September 2008 - Posts - Sparks from the Anvil

September 2008 - Posts

MDX + T-SQL: Combining relational and multi-dimensional data into one query result set

When it comes to system integration, Microsoft provides such a plethora of options it is far too easy to forget about some of them and/or think about their practical application. This is particularly true of the SQL Server BI stack which is so huge in its scope.

Our need was to populate a relational database using the results of an MDX query so we could do some data reconciliation to prove the new cube provided the results we wanted. Given my skills in C#, my immediate thought was to write a simple console application which performed an MDX query and populate a database table using SQL Bulk Insert. However, this option would not be too easy the rest of the team to support as they do not have the relevant C# skills or experience of ADOMD.NET.

Vincent Rainardi (author of Building a Data Warehouse: with examples in SQL Server) pointed me the direction of OpenQuery and linked servers. This is a remarkably simple and flexible solution to a great many system integration problems, so I thought I had better share it with a wider audience.

OpenQuery and OpenRowSet both execute pass-through queries against a specific server. The 'query string' to be executed is not evaluated by the local server but simply 'passed through' to the target server which is expected to return a row set. The 'query string' can be anything, including MDX, so long as it is understood by the target server. Well this works a treat with MDX and Analysis Services.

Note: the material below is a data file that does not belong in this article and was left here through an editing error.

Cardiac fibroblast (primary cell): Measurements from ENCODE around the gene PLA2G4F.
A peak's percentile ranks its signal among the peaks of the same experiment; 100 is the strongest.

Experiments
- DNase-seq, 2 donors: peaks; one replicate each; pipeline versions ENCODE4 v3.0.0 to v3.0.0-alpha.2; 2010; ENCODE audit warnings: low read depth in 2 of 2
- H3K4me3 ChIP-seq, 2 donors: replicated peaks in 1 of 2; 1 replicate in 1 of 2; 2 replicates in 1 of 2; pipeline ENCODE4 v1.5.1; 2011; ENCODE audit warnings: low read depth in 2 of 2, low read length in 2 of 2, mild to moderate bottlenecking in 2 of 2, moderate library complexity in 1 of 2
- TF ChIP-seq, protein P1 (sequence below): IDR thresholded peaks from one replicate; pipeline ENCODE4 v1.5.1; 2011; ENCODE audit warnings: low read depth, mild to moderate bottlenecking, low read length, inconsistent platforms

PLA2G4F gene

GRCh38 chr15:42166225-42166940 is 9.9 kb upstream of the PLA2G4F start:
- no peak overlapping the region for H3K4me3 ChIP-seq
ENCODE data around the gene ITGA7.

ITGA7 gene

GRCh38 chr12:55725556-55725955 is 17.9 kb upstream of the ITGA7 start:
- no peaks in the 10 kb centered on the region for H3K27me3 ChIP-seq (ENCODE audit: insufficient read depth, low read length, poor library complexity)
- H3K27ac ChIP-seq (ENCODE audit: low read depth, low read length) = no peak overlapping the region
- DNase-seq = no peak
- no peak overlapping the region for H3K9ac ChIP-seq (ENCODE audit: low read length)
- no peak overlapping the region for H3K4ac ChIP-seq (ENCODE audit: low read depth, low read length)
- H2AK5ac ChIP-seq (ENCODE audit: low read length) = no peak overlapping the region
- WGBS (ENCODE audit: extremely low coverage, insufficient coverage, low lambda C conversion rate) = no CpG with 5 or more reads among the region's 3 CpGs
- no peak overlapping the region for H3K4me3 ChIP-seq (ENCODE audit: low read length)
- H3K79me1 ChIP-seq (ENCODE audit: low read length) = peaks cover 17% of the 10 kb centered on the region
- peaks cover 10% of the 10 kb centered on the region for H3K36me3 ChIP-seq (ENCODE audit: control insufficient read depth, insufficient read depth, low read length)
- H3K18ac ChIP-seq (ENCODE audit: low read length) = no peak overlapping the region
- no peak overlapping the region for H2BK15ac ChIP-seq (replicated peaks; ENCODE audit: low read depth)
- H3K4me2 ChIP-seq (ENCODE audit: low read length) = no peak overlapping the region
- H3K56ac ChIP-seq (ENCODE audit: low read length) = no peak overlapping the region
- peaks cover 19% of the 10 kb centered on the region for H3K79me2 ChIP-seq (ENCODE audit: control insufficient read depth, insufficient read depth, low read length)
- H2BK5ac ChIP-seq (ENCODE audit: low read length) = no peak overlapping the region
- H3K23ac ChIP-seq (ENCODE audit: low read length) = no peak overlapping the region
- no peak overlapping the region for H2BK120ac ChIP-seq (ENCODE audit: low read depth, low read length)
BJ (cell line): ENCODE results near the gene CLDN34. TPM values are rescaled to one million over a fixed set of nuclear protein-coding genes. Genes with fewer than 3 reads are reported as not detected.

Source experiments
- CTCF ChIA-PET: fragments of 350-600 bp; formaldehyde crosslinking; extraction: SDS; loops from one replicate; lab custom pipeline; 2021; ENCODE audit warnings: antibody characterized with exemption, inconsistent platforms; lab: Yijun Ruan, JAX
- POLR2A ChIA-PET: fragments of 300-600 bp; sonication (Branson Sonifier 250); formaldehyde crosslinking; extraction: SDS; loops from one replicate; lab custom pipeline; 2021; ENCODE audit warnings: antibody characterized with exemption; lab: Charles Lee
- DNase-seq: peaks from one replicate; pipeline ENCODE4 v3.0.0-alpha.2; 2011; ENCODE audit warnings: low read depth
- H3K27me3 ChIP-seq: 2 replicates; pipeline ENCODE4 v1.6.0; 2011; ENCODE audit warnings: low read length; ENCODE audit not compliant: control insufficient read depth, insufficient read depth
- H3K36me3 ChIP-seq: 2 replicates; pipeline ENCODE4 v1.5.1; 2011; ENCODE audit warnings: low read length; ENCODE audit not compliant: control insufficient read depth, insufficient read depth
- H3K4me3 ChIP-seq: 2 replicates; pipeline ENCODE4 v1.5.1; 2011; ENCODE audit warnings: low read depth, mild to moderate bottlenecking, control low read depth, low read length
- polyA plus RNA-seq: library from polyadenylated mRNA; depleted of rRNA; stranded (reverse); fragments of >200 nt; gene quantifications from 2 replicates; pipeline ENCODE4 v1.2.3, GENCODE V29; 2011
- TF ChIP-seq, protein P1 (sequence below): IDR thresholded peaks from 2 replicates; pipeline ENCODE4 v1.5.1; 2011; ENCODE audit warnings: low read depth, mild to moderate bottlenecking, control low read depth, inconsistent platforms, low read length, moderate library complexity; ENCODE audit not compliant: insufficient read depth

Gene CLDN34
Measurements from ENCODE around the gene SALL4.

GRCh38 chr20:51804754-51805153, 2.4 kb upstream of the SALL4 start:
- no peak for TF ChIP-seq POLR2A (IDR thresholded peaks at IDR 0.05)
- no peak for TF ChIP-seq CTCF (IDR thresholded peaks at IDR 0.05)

To use this technique, you will first need to create a linked SSAS server using either SQL Server Management Studio or in script using the stored procedure master.dbo.sp_addlinkedserver. Here is an example:

Once linked, you can then query your cube using MDX and combine the results with the content of a SQL Server table. Alternatively you can simply insert the results of the MDX query into a database table. For example, the following screenshot shows the MDX executed in SQL Server Management Studio:

Whereas the following screenshot shows the results of the equivalent OpenQuery:


Note now the column names contain the unique name of the attribute. Before showing how to deal with these, let's just look one surprising element of the functionality offered by this technique.

If you use a hierarchy in your query, then you will get extra columns describing the values of each hierarchy level. For example, if we change the above query to use the [Customer].[Customer Geography] hierarchy then you get an extra column in the query results describing the [Customer].[Customer Geography].[Country] level.

This is even more dramatic when using a parent-child hierarchy; a query against the Accounts dimension will bring back all six levels.

Dealing with Attribute Unique Names

Of course, you may find the attribute unique name a little long and cumbersome to use in your T-SQL. The easiest way to remove them is to use an alias. However, you still need to type that lengthy name in the first place.